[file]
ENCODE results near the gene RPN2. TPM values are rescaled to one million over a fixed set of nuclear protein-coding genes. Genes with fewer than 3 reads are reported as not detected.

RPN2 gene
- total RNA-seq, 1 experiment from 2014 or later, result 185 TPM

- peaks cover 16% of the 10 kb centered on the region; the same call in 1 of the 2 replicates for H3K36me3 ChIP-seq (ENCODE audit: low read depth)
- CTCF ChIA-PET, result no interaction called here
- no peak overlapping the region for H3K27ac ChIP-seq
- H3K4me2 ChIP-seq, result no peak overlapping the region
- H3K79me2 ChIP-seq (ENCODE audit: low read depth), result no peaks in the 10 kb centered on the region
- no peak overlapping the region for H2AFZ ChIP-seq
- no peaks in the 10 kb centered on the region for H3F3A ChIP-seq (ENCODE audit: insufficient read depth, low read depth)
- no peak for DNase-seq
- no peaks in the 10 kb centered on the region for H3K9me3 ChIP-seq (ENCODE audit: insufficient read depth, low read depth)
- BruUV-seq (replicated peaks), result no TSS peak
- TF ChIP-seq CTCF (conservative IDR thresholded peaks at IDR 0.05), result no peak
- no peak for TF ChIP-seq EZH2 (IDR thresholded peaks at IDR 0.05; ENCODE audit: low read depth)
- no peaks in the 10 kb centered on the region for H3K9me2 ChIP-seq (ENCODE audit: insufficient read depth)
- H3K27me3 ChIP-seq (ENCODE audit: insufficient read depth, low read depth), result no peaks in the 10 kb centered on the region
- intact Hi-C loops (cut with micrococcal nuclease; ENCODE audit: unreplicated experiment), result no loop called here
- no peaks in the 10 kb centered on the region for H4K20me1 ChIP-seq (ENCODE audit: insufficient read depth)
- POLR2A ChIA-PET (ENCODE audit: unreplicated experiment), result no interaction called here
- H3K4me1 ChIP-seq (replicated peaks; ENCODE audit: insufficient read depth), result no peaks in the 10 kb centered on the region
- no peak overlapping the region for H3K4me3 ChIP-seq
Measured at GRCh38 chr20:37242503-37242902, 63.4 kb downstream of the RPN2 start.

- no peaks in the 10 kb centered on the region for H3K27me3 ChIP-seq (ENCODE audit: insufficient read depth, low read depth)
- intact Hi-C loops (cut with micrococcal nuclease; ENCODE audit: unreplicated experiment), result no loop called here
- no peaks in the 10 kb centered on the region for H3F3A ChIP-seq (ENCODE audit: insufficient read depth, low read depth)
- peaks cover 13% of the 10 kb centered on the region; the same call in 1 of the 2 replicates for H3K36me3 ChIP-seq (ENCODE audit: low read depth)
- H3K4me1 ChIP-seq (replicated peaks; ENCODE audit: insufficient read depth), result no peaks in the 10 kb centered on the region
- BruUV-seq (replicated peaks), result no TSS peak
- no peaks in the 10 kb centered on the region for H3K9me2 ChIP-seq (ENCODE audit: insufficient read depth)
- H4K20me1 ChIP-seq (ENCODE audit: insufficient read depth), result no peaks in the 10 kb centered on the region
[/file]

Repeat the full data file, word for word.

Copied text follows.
ENCODE results near the gene RPN2. TPM values are rescaled to one million over a fixed set of nuclear protein-coding genes. Genes with fewer than 3 reads are reported as not detected.

RPN2 gene
- total RNA-seq, 1 experiment from 2014 or later, result 185 TPM

- peaks cover 16% of the 10 kb centered on the region; the same call in 1 of the 2 replicates for H3K36me3 ChIP-seq (ENCODE audit: low read depth)
- CTCF ChIA-PET, result no interaction called here
- no peak overlapping the region for H3K27ac ChIP-seq
- H3K4me2 ChIP-seq, result no peak overlapping the region
- H3K79me2 ChIP-seq (ENCODE audit: low read depth), result no peaks in the 10 kb centered on the region
- no peak overlapping the region for H2AFZ ChIP-seq
- no peaks in the 10 kb centered on the region for H3F3A ChIP-seq (ENCODE audit: insufficient read depth, low read depth)
- no peak for DNase-seq
- no peaks in the 10 kb centered on the region for H3K9me3 ChIP-seq (ENCODE audit: insufficient read depth, low read depth)
- BruUV-seq (replicated peaks), result no TSS peak
- TF ChIP-seq CTCF (conservative IDR thresholded peaks at IDR 0.05), result no peak
- no peak for TF ChIP-seq EZH2 (IDR thresholded peaks at IDR 0.05; ENCODE audit: low read depth)
- no peaks in the 10 kb centered on the region for H3K9me2 ChIP-seq (ENCODE audit: insufficient read depth)
- H3K27me3 ChIP-seq (ENCODE audit: insufficient read depth, low read depth), result no peaks in the 10 kb centered on the region
- intact Hi-C loops (cut with micrococcal nuclease; ENCODE audit: unreplicated experiment), result no loop called here
- no peaks in the 10 kb centered on the region for H4K20me1 ChIP-seq (ENCODE audit: insufficient read depth)
- POLR2A ChIA-PET (ENCODE audit: unreplicated experiment), result no interaction called here
- H3K4me1 ChIP-seq (replicated peaks; ENCODE audit: insufficient read depth), result no peaks in the 10 kb centered on the region
- no peak overlapping the region for H3K4me3 ChIP-seq
Measured at GRCh38 chr20:37242503-37242902, 63.4 kb downstream of the RPN2 start.

- no peaks in the 10 kb centered on the region for H3K27me3 ChIP-seq (ENCODE audit: insufficient read depth, low read depth)
- intact Hi-C loops (cut with micrococcal nuclease; ENCODE audit: unreplicated experiment), result no loop called here
- no peaks in the 10 kb centered on the region for H3F3A ChIP-seq (ENCODE audit: insufficient read depth, low read depth)
- peaks cover 13% of the 10 kb centered on the region; the same call in 1 of the 2 replicates for H3K36me3 ChIP-seq (ENCODE audit: low read depth)
- H3K4me1 ChIP-seq (replicated peaks; ENCODE audit: insufficient read depth), result no peaks in the 10 kb centered on the region
- BruUV-seq (replicated peaks), result no TSS peak
- no peaks in the 10 kb centered on the region for H3K9me2 ChIP-seq (ENCODE audit: insufficient read depth)
- H4K20me1 ChIP-seq (ENCODE audit: insufficient read depth), result no peaks in the 10 kb centered on the region